Winding Roads

An Elemental Influence

Abstract artist Marit Harte takes us through the inspiration behind her three-dimensional paintings, and explains why a great appreciation for the elements will always lie at the core of  her work.

I would describe myself as very explorational, impulsive and unprejudiced when it comes to my work. To just start huge artworks without any sketches, samples or trials is what I like best. The materials I work with are super unpredictable during the drying phase, so it often surprises me when I return to the studio after a night of drying. I highly value individuality, both in people’s characters and in art. Each of my pieces are meticulously crafted by hand in the Amsterdam-based studio and are 100% one of a kind.

While snorkelling at the Great Barrier Reef, I spotted a giant clam and was absolutely mesmerised by the incredible marine animal – its shape, texture and colour. I asked for a large canvas (150x200cm) for my 25th birthday and this was the very first painting I ever made, inspired by this extraordinary sea creature. From there, I started to explore textures more and more.

“I draw stimulus from the natural world – its fragility and unparalleled strength, from the forces of nature to biomimicry; from climates to cymatics.”

I draw stimulus from the natural world – its fragility and unparalleled strength, from the forces of nature to biomimicry and from climates to cymatics. All forces of nature influence the layering process and generate charming little imperfections and colour variations.

I always work with the theme of “the elements of nature”: earth, water, fire, air and space. With my textures, I create an abstract visualisation of these elements with the forces of nature in mind – especially gravity. All five elements can take so many different shapes and forms and are therefore an endless source of inspiration. From the coral in the Great Barrier Reef to the mountains in Norway, and from beautiful skies in India to patterns in the moss in our backyard – inspiration from Mother Nature is everywhere.

A place that I like to come back to every now and then is Palais de Tokyo in Paris, my absolute favourite museum. The exhibition ON AIR from 2018 made a lifelong impression on me and is an inspiration source that’s still fresh in my mind.

North Holland, The Netherlands, is where I call home. I grew up in Aalsmeer and now live in Oost-Knollendam – both places feel like home to me. They have water in common, with many lakes and canals, and endless possibilities to enjoy them. My boyfriend, Erwin, grew up in Oost-Knollendam and when we decided to live together, this is where we ended up.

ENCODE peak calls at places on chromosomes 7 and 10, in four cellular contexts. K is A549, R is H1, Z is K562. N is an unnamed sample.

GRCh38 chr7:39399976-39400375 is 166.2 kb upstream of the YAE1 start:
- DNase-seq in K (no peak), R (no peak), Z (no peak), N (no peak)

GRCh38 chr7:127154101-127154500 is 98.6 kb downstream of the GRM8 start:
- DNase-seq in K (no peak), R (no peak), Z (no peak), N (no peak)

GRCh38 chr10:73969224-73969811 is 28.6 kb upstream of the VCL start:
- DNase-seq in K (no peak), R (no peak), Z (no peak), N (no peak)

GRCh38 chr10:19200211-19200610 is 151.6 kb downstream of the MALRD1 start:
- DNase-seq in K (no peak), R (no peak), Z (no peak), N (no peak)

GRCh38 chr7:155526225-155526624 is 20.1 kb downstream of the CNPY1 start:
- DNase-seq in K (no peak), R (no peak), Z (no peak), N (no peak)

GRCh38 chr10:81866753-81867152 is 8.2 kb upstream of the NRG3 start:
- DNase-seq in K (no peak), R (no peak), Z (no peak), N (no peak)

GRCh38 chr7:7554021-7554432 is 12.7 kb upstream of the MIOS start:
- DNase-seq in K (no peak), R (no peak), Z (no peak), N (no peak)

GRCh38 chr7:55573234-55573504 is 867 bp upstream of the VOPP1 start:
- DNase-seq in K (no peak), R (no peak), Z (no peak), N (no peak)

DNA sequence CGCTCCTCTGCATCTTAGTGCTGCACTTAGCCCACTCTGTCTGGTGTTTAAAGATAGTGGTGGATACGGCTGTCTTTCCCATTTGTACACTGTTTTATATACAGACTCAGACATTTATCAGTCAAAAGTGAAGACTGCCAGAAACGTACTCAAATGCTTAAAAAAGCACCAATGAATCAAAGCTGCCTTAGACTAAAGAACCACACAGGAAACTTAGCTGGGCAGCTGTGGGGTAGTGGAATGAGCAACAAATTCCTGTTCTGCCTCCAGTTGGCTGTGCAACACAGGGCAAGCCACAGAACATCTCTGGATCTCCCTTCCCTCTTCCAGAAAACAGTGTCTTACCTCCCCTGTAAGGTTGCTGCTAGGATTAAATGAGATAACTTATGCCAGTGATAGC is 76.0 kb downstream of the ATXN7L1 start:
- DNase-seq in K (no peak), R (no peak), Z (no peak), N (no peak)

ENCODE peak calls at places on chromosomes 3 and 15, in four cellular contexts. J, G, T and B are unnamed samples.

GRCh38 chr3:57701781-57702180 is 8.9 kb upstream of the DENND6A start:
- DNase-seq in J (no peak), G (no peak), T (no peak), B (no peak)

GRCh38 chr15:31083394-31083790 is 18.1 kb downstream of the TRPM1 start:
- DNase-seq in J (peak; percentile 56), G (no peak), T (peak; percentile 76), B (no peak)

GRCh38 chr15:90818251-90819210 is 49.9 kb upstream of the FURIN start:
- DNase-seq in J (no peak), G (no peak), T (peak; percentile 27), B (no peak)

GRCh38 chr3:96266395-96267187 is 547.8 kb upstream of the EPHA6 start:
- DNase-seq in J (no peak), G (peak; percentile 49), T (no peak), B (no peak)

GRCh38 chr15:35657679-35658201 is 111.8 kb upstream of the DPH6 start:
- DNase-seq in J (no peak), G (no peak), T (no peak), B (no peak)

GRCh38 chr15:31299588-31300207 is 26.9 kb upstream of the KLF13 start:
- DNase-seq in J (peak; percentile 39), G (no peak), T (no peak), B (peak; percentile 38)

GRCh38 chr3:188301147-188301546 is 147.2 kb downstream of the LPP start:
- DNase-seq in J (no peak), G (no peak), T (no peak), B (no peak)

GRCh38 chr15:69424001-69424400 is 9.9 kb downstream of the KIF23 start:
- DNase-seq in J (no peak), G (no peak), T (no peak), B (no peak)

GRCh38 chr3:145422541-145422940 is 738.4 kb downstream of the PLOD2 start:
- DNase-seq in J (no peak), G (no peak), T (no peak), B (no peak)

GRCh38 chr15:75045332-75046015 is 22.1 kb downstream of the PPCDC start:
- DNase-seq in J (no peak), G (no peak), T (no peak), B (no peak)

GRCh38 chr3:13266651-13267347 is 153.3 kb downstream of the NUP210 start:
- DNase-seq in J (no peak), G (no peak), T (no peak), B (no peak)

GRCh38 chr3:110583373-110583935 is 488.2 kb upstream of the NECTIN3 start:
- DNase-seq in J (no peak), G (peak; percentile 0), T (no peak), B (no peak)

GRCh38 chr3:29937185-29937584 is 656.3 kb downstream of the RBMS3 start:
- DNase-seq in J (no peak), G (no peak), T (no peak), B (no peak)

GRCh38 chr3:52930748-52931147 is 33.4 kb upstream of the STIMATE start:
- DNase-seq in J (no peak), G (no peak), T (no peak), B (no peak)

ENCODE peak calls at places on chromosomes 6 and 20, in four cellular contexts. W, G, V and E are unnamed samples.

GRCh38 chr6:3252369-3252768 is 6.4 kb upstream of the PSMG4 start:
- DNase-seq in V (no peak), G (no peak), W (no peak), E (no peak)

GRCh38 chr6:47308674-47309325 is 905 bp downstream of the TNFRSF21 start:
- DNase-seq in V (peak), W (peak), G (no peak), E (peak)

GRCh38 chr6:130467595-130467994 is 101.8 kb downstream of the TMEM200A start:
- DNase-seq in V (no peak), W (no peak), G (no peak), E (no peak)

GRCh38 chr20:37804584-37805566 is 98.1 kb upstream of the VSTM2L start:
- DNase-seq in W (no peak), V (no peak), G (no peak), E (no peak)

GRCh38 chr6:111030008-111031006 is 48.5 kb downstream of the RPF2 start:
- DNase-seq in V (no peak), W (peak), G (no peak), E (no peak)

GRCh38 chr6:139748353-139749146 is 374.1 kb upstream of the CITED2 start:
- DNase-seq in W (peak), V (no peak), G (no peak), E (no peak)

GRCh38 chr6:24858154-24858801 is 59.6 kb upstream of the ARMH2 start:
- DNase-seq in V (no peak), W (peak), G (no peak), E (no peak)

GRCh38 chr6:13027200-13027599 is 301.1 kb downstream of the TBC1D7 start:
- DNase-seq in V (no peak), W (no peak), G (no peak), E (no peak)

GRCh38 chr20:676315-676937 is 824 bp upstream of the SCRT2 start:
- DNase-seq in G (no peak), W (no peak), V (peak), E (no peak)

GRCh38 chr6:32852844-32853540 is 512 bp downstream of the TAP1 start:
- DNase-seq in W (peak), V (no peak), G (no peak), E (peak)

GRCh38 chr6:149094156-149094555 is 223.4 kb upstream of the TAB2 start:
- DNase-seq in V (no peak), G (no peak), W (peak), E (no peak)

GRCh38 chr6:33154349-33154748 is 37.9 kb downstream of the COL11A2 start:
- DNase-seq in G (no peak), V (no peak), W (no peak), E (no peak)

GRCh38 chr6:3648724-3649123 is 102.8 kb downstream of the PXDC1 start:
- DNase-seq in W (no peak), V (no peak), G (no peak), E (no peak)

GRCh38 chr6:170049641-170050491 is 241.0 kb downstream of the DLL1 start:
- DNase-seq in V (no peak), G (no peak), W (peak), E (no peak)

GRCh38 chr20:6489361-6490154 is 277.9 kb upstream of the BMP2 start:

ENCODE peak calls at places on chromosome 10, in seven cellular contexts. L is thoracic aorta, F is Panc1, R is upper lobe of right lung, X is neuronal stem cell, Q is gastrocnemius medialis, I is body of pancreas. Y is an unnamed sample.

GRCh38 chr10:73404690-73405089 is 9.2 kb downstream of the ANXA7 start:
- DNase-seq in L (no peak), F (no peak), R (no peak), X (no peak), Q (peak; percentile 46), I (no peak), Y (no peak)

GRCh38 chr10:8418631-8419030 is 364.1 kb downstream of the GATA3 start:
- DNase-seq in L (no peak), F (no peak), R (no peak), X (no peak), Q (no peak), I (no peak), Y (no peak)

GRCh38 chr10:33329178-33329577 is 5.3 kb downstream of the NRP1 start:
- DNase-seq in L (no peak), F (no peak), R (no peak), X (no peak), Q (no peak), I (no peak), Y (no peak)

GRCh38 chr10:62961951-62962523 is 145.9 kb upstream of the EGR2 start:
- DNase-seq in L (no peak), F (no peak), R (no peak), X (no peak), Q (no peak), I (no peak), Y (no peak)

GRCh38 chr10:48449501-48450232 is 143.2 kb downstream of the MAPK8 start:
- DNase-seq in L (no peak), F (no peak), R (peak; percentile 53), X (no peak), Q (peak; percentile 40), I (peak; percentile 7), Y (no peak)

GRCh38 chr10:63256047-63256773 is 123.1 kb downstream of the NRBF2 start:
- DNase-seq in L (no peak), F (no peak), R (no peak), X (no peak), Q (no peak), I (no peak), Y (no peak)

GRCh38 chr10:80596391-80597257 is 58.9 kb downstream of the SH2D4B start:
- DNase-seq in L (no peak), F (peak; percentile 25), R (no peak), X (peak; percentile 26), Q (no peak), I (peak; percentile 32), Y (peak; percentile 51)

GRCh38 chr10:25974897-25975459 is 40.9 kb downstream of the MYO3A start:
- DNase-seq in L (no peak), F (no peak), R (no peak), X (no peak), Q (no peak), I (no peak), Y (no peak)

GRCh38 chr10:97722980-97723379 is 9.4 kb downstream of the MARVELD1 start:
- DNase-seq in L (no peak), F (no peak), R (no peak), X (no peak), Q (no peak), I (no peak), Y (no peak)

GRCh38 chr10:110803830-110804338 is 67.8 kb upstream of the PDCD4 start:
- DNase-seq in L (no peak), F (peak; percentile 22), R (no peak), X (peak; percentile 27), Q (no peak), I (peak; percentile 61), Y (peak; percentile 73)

We live right next to the Wormer- en Jisperveld, one of the largest peat meadow areas in west Europe. This is known for its many species of birds. In the Spring, the meadow birds settle down to breed in the polder. It’s mind-blowing to me that birds can find this place every year, after leaving wintering grounds in the south of Europe. It’s an extremely peaceful place that makes you feel very safe and calm.

I feel like there are two ways to be creative: either to combine old concepts, ideas or plans into new combinations – without creating something new – or to create fundamental new ideas through creative fantasy. Constantly driving to evolve from my previous pieces, I seek the unknown and aim to evoke a sense of wonder and extend the imagination with my work. To spark that creative fantasy to come up with something completely new, my brain needs a break from the everyday stimuli, worries and distractions. To get away from all of that, I love to take my canoe and go for a relaxed, quiet ride. We feel very privileged to live right next to the water and to be able to do this so easily.
The best ideas come from these peaceful moments! Then when I’m executing these ideas and making art, music is absolutely crucial to get and stay in the right flow.

My favourite space is actually just outside our house, in our garden. We have a little greenhouse, which was home to two little lambs that we rescued in Spring. They were both born in triplets and their mothers couldn’t provide them with enough milk, so we took them into our home. The first night, they slept in our laundry room as it was too cold in the greenhouse and it was the cutest thing to wake up to the sound of them bleating softly. We bottle fed them every three hours for a few months and our dog Bodi never skipped a session.